Is sex work policy a determinant of HIV prevalence among sex workers? Ecological regression analysis of 27 European countries

Reeves, Aaron and Steele, Sarah and Stuckler, David and McKee, Martin and Amato-Gauci, Andrew and Semenza, Jan (2017) Is sex work policy a determinant of HIV prevalence among sex workers? Ecological regression analysis of 27 European countries. The Lancet HIV, 4 (3). e134-e140. ISSN 2352-3018

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Official URL: http://dx.doi.org/10.1016/S2352-3018(16)30217-X

Abstract

Background: Sex workers are disproportionately affected by HIV compared with the general population. Most studies of HIV risk among sex workers have focused on individual-level risk factors, with few studies assessing potential structural determinants of HIV risk. In this Article, we examine whether criminal laws around sex work are associated with HIV prevalence among female sex workers. Method: We estimate cross-sectional, ecological regression models with data from 27 European countries on HIV prevalence among sex workers from the European Centre for Disease Control; sex-work legislation from the US State Department's Country Reports on Human Rights Practices and country-specific legal documents; the rule of law and gross-domestic product per capita, adjusted for purchasing power, from the World Bank; and the prevalence of injecting drug use among sex workers. Although data from two countries include male sex workers, the numbers are so small that the findings here essentially pertain to prevalence in female sex workers. Findings: Countries that have legalised some aspects of sex work (n=17) have significantly lower HIV prevalence among sex workers than countries that criminalise all aspects of sex work (n=10; β=–2·09, 95% CI −0·80 to −3·37; p=0·003), even after controlling for the level of economic development (β=–1·86; p=0·038) and the proportion of sex workers who are injecting drug users (−1·93; p=0·026). We found that the relation between sex work policy and HIV among sex workers might be partly moderated by the effectiveness and fairness of enforcement, suggesting legalisation of some aspects of sex work could reduce HIV among sex workers to the greatest extent in countries where enforcement is fair and effective. Interpretation: Our findings suggest that the legalisation of some aspects of sex work might help reduce HIV prevalence in this high-risk group, particularly in countries where the judiciary is effective and fair.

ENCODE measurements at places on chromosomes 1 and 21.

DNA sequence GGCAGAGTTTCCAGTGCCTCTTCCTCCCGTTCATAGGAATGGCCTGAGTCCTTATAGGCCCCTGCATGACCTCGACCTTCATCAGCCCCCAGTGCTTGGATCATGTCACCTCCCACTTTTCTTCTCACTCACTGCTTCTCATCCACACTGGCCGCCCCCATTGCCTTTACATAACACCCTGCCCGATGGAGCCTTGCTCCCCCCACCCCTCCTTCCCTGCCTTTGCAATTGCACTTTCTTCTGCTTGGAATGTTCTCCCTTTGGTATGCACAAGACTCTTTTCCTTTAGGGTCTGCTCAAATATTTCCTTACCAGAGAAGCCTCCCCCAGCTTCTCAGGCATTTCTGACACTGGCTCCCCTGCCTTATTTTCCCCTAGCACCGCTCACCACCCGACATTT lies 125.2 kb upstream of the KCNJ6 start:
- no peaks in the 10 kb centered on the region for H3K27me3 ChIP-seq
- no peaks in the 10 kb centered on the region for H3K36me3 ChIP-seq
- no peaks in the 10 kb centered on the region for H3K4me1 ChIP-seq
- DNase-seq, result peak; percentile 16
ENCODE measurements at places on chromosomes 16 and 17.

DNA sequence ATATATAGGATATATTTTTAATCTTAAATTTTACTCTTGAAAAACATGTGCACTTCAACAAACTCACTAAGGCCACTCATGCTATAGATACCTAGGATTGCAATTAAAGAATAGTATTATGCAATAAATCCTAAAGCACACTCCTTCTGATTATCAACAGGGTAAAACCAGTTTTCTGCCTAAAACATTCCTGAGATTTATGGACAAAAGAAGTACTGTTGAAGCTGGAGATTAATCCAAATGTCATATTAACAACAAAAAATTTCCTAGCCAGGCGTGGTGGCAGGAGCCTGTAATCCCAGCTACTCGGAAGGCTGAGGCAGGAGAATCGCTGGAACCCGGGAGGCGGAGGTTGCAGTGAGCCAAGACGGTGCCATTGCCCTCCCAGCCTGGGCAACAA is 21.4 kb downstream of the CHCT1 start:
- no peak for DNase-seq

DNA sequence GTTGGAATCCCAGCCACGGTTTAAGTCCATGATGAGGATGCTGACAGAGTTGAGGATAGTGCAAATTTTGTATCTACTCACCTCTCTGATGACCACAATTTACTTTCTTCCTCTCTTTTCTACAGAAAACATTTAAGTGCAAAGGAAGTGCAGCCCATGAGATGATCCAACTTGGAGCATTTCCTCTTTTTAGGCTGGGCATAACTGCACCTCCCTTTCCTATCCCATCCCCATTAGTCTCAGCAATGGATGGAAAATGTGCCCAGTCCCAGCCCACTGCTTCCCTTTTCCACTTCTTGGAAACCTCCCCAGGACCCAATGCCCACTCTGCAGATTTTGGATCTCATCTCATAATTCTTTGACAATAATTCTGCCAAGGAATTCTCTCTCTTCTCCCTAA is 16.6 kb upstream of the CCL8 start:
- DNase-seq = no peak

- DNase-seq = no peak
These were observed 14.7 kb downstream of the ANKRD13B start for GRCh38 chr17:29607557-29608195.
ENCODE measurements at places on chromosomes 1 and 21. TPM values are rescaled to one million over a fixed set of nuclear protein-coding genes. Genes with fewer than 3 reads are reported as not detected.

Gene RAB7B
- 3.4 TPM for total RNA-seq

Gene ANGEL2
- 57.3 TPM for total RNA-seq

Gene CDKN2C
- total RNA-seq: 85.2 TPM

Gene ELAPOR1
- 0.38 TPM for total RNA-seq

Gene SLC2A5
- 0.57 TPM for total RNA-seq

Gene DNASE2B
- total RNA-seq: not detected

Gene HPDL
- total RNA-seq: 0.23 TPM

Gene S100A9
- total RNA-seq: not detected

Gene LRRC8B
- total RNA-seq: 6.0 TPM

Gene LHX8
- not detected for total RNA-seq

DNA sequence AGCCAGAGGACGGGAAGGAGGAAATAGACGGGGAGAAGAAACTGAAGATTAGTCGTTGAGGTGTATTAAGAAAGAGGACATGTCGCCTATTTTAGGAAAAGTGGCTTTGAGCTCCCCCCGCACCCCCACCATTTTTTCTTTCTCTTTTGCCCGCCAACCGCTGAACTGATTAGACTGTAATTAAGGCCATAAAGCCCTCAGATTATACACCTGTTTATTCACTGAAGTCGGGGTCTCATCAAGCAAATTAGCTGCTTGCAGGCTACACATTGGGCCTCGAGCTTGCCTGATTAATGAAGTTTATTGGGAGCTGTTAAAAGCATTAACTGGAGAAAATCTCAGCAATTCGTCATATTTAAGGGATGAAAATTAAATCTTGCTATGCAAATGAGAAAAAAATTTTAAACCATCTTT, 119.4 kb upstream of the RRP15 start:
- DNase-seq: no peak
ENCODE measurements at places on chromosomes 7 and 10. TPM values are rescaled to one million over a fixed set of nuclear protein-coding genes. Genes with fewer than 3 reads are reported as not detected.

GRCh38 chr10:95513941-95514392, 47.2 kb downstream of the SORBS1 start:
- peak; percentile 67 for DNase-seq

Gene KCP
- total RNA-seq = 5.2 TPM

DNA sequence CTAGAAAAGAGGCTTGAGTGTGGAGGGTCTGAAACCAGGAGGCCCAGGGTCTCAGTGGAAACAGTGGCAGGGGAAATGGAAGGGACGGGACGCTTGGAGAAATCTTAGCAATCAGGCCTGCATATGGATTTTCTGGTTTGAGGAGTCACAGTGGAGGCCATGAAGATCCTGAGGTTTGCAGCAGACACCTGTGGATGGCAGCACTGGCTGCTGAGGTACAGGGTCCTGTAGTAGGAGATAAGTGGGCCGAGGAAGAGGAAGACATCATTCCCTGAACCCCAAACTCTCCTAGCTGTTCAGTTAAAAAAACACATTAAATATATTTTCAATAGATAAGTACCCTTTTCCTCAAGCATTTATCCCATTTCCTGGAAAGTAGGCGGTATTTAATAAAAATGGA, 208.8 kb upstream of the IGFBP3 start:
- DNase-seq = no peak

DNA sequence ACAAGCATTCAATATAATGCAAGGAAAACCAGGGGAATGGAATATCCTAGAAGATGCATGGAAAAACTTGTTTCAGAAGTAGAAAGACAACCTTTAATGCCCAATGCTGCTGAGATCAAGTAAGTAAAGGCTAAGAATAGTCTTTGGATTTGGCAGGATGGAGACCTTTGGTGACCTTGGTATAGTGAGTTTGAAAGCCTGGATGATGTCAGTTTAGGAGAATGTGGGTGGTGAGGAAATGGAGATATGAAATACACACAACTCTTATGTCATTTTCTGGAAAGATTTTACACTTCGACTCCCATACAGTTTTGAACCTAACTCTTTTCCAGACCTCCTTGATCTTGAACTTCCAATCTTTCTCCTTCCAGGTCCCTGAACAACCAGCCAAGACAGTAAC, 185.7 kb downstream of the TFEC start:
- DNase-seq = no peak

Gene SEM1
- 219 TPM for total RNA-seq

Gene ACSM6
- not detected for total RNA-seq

Item Type: Journal Article
Keywords: sex work, HIV, law reform
Faculty: ARCHIVED Faculty of Arts, Law & Social Sciences (until September 2018)
Depositing User: Unnamed user with email Sarah.Steele@anglia.ac.uk
Date Deposited: 09 Nov 2016 08:53
Last Modified: 04 Jan 2019 13:46
URI: http://arro.anglia.ac.uk/id/eprint/701092

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